be an investment partner and another airline. We have a standalone plan, which
would be with an investment fund, where the majority of the development is on
long haul. We have other plans where we can mix our plan with a potential
carrier that is going to invest in the company. Our goal is to increase the
long-haul connectivity. That's the only way. We can still compete well with the
low-cost carriers, but we cannot do only that; it can be a portion to feed our
long-haul connections. The [other] component is the medium haul, the connection
between Italy and European cities where EasyJet and Ryanair are working with
very low fares. They have low costs, which we don't have. We could go to low
fares, but then we lose money. We can [use] our network to feed the
international flights and be creative in other connectivities. We have always
competed with the high-speed train, but ... there can be some integration
I'm not saying all the problems of Alitalia have been solved. It still needs a strong partner, which can be a financial institution, an investment fund, another legacy carrier, a low-cost carrier, a European carrier."
BTN: Where else do
you see future growth?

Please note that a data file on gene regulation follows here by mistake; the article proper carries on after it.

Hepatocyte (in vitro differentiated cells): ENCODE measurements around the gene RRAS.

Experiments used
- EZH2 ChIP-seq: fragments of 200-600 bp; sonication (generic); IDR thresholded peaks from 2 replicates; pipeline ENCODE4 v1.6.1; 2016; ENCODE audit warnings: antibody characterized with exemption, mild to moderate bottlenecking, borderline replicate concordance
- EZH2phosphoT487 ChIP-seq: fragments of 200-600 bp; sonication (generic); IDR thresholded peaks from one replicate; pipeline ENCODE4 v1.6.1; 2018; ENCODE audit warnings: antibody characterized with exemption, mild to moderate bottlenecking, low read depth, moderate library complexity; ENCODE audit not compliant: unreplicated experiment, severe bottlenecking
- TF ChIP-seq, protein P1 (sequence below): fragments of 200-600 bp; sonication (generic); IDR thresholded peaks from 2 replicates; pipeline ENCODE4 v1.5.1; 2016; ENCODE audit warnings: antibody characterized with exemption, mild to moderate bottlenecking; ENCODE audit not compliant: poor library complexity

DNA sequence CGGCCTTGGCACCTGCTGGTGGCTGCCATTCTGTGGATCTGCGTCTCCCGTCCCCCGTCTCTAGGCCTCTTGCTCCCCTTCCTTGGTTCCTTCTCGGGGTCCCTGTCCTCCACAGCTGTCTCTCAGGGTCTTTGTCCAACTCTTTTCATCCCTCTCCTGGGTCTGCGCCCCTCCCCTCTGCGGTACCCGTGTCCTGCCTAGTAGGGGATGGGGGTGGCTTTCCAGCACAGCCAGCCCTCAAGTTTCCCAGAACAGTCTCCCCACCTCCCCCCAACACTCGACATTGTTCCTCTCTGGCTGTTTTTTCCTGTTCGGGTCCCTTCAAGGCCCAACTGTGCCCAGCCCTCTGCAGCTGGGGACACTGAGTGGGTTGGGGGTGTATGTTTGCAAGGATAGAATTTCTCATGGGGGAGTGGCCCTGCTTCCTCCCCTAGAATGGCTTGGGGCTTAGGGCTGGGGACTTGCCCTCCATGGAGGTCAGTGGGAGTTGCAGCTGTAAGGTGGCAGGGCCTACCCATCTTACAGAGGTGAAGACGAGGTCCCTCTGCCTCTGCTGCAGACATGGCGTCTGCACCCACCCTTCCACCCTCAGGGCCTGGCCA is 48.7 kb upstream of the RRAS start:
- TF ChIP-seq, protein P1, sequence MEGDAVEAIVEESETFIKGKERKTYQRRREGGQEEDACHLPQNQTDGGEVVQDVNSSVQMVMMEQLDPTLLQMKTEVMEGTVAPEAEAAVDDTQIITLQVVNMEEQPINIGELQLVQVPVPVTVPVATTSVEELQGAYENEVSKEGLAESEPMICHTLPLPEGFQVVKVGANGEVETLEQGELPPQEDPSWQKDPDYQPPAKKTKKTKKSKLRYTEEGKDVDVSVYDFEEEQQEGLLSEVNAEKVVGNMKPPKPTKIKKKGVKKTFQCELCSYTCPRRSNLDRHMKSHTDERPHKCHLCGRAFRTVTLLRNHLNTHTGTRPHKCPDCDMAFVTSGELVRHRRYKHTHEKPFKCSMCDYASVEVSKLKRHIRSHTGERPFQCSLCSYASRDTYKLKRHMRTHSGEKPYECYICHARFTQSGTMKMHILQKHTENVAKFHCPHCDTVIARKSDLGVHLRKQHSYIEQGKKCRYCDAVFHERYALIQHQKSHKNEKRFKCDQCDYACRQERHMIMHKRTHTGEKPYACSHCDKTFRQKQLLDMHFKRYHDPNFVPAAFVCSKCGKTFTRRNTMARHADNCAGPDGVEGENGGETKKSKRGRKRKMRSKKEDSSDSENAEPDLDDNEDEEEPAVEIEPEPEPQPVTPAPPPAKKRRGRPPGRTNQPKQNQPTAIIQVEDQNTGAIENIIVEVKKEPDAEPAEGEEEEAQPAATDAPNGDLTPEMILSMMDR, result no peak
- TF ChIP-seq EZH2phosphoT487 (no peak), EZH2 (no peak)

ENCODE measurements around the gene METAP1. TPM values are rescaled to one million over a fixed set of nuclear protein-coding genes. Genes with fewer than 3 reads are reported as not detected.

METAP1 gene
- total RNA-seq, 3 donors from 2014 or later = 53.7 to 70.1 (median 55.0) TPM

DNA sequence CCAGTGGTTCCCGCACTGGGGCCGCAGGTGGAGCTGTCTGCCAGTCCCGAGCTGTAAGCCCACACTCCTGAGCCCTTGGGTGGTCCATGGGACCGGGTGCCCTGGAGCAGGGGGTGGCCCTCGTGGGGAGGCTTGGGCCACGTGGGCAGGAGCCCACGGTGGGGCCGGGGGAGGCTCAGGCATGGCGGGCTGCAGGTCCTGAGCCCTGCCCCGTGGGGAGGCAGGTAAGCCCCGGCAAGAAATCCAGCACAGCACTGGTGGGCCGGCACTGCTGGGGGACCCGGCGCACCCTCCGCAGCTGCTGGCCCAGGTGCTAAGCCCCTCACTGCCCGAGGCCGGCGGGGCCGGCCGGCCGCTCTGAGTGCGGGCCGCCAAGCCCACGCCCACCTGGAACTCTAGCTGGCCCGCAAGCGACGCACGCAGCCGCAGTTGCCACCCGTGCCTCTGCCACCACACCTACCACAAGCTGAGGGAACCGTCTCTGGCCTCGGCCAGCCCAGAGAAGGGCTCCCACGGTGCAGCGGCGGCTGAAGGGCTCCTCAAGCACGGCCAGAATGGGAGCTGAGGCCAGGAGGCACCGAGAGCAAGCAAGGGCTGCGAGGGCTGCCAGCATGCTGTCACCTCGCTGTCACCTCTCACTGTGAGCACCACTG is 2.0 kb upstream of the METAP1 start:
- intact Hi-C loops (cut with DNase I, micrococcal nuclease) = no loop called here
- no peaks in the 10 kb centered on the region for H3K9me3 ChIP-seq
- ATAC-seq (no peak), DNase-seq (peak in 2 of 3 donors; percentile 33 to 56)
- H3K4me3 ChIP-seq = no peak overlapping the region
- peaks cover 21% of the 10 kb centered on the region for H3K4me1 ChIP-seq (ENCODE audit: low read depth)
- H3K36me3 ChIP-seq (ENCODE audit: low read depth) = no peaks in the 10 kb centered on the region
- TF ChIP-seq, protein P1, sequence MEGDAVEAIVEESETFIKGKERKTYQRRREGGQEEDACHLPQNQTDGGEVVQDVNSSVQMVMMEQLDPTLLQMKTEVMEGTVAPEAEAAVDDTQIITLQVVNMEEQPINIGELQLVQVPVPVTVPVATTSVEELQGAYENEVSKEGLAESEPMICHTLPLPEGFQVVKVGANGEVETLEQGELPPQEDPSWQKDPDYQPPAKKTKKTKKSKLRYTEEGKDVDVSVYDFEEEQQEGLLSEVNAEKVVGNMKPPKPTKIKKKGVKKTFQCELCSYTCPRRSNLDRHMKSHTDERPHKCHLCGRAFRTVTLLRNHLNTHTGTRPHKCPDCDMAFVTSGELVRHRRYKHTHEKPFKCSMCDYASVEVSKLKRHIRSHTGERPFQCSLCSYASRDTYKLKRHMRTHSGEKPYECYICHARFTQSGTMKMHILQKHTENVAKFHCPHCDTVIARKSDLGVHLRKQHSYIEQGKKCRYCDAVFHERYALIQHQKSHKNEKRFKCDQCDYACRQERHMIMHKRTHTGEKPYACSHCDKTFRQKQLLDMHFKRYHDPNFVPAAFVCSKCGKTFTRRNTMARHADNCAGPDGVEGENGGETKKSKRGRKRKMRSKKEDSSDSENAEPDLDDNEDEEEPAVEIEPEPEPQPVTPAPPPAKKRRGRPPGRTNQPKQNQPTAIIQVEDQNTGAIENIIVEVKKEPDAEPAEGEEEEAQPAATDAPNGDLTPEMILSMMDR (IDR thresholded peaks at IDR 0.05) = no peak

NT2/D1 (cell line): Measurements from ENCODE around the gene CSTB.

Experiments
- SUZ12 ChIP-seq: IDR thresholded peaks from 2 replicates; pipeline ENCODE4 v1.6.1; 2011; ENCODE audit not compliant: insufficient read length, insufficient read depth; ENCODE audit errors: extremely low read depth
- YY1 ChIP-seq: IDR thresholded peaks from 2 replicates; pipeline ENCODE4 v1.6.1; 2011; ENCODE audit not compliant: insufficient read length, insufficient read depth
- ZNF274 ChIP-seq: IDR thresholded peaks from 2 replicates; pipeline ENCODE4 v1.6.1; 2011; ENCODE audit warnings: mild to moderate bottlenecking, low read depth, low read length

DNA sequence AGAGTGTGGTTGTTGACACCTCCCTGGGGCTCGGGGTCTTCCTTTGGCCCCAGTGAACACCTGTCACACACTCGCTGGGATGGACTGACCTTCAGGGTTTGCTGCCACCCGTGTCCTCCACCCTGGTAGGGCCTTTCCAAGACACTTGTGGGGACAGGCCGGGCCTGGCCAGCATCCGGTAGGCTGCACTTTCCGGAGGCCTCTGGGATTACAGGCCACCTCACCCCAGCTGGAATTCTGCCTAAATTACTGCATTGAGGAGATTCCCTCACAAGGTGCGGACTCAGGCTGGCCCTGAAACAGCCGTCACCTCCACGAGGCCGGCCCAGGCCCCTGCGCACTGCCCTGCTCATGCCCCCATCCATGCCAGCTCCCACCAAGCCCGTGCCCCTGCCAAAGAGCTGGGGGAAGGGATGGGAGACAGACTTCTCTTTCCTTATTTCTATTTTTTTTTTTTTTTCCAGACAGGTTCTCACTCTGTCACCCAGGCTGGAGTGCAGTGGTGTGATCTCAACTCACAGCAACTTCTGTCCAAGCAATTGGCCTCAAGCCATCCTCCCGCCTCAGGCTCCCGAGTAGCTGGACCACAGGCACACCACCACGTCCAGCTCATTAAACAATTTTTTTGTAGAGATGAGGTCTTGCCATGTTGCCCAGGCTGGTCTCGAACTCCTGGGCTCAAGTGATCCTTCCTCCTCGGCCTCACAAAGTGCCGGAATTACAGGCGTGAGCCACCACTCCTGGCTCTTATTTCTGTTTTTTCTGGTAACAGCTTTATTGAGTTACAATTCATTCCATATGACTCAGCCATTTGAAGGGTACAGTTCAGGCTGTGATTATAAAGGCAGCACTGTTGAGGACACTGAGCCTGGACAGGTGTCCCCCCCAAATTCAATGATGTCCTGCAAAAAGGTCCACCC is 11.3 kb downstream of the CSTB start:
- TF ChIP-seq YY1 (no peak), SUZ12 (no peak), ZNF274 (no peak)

have strong connectivity with South America. North America is important, and we
are working constantly with our joint-venture [partners], especially Delta, to
see if we can [increase] capacity. Africa can be another good destination,
given the position of Italy. Then we have the East, where we have a presence in
Korea and Japan. We do not have enough good coverage in China. We are asking
desperately for new slots, but it's difficult to get them. We try to find
routes where we can combine leisure and business. Purely leisure destinations
don't pay off enough, [though] Male is an exception.
BTN: Will you
deepen partnerships with carriers in Asia?
Eastern is a partner, and Korean is a partner, as well, through SkyTeam. In
China, even if we increase and open other gateways, it's impossible [to have
full coverage] because it's basically a continent, so strengthening our
partnerships there is crucial.
happening at the management level?
management has been heavily redesigned. I joined one month ago. The head of HR
joined one month ago. Head of legal joined six months ago. In the past six
months, the commissioners terminated 32 of the top managers, the foreigners who
came during the Etihad period, so there is some fresh air coming in. I've been
the general manager of Emirates for four years. I always heard people saying
that the [employees] at Alitalia are very good. It's very true. The revenues
are coming in despite this situation, especially on the Italian market. One of
the reasons Chapter 11 exists is to allow the company to reshape its future.
You need that phase to go back to your roots and decide what you want to be.